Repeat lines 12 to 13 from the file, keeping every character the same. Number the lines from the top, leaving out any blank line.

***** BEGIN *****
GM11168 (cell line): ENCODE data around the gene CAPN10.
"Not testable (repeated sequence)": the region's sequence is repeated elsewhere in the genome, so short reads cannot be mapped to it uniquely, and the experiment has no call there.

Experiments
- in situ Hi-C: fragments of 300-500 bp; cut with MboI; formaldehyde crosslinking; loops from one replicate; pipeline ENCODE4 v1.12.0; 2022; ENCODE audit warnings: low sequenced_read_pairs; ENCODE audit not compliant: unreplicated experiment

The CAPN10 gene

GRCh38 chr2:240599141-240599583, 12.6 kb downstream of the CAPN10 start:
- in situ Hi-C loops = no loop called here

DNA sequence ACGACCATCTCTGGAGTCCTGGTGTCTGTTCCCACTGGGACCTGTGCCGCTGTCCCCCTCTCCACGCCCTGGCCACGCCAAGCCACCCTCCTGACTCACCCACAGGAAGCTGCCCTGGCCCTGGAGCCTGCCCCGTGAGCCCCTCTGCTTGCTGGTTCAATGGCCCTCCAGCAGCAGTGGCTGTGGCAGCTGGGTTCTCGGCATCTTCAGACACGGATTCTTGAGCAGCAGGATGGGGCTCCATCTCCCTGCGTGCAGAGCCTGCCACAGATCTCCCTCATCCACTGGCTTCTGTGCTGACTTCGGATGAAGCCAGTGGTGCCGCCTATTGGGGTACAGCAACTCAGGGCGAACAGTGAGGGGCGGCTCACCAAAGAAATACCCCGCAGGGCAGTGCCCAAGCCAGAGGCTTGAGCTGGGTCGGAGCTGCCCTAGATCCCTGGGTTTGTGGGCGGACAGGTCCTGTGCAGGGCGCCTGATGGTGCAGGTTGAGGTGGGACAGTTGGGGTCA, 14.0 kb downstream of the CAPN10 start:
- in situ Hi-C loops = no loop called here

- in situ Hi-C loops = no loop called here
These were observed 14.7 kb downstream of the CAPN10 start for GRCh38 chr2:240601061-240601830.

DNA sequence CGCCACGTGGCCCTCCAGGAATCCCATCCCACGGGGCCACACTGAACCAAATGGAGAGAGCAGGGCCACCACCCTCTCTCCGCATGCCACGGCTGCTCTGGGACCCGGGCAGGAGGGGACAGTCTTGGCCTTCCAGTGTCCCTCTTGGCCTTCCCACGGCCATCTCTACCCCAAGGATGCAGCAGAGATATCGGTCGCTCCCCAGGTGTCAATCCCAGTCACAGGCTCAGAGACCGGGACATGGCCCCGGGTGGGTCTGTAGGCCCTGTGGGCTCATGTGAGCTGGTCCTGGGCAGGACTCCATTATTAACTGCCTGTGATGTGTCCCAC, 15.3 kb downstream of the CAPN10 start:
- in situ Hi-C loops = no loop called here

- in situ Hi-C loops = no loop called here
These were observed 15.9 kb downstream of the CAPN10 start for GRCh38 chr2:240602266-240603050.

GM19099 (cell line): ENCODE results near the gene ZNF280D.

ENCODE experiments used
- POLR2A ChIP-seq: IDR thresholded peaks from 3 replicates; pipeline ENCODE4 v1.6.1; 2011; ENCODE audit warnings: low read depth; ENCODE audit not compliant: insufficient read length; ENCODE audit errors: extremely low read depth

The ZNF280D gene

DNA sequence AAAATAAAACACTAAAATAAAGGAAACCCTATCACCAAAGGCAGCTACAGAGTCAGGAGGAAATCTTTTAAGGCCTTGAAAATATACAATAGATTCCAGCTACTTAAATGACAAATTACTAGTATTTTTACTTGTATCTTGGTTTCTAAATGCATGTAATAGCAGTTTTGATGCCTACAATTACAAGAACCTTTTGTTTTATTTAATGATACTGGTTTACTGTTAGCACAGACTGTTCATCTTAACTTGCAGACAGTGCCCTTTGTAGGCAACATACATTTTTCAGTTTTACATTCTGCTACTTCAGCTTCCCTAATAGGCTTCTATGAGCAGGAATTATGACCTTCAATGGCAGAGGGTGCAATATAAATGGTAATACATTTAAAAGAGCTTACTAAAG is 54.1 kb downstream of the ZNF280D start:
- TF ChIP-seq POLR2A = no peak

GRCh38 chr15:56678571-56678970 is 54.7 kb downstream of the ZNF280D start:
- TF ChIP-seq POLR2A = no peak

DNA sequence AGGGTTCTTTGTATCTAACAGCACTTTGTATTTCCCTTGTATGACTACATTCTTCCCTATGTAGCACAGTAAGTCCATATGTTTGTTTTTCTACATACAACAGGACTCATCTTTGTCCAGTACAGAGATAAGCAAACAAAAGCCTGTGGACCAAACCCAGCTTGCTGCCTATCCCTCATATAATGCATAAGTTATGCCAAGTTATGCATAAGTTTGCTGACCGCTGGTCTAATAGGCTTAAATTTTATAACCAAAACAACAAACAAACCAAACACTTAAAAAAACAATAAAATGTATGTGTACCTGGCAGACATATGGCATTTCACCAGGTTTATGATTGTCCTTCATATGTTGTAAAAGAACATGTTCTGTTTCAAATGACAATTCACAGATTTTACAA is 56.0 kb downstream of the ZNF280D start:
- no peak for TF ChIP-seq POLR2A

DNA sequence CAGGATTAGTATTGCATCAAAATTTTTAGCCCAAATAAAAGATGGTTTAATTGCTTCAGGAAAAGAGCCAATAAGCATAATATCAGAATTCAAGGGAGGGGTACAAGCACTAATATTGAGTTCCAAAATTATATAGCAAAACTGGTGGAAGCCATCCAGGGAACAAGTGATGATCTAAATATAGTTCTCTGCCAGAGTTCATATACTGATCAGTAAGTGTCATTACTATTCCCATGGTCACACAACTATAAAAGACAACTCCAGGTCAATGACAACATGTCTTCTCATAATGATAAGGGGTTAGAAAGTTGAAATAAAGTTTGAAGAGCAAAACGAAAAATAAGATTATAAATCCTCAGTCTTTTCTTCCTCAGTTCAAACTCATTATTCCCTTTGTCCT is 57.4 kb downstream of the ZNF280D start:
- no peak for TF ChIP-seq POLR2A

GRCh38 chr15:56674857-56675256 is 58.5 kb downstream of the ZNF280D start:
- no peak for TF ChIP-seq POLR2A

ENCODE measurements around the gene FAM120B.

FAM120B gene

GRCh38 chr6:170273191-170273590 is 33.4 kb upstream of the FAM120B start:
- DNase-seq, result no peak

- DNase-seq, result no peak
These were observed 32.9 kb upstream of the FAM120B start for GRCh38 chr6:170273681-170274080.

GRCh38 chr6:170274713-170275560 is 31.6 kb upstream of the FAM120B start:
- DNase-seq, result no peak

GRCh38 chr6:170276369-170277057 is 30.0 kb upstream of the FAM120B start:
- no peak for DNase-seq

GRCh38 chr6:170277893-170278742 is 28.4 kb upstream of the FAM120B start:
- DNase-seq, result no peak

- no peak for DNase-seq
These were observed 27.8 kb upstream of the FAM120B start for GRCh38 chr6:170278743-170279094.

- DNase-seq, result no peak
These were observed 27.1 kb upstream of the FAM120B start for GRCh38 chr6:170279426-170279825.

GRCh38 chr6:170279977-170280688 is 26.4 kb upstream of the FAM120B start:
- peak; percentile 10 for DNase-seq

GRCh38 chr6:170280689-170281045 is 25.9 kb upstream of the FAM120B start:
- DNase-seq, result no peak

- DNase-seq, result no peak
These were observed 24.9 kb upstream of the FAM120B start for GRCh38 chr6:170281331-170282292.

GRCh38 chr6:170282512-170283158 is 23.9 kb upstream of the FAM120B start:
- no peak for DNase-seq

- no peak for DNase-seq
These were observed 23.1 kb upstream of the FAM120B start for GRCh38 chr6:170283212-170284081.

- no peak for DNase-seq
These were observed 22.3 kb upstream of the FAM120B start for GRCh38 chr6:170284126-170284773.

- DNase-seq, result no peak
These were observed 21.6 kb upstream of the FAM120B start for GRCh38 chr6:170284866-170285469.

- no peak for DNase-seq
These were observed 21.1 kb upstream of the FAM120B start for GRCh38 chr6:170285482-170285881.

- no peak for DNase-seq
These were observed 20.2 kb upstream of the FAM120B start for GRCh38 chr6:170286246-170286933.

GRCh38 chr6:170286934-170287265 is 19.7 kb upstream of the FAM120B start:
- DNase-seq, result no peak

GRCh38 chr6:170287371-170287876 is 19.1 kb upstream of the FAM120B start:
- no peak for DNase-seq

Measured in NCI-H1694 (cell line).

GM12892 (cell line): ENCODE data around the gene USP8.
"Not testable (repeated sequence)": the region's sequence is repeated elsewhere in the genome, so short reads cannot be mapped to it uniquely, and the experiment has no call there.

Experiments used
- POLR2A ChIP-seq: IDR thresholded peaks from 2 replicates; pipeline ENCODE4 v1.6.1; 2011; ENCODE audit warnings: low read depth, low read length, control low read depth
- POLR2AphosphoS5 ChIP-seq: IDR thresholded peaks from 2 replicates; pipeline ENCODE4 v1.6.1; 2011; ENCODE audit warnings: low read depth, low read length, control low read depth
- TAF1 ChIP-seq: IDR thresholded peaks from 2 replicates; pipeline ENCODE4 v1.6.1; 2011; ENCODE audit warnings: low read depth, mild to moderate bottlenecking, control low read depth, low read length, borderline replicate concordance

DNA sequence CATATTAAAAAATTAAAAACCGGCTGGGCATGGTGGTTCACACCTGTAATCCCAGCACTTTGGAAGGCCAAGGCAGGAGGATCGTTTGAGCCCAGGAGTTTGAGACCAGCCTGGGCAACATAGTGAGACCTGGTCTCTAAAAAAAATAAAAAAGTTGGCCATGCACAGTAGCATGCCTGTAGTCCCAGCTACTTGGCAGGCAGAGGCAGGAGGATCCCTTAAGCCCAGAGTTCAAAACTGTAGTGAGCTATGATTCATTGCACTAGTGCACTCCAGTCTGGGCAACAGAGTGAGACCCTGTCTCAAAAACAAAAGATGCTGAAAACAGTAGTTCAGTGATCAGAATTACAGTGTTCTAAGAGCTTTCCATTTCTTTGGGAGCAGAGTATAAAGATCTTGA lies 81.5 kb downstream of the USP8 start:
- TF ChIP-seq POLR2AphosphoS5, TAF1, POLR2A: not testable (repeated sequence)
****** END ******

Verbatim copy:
DNA sequence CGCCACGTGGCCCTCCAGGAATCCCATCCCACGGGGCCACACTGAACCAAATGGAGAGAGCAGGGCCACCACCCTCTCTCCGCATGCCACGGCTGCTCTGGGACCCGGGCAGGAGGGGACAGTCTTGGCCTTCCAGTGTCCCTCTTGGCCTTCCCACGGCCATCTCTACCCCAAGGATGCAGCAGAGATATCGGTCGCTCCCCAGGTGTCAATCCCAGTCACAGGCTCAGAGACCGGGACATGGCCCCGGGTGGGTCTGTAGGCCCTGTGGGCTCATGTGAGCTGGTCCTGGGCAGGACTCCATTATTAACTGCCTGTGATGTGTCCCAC, 15.3 kb downstream of the CAPN10 start:
- in situ Hi-C loops = no loop called here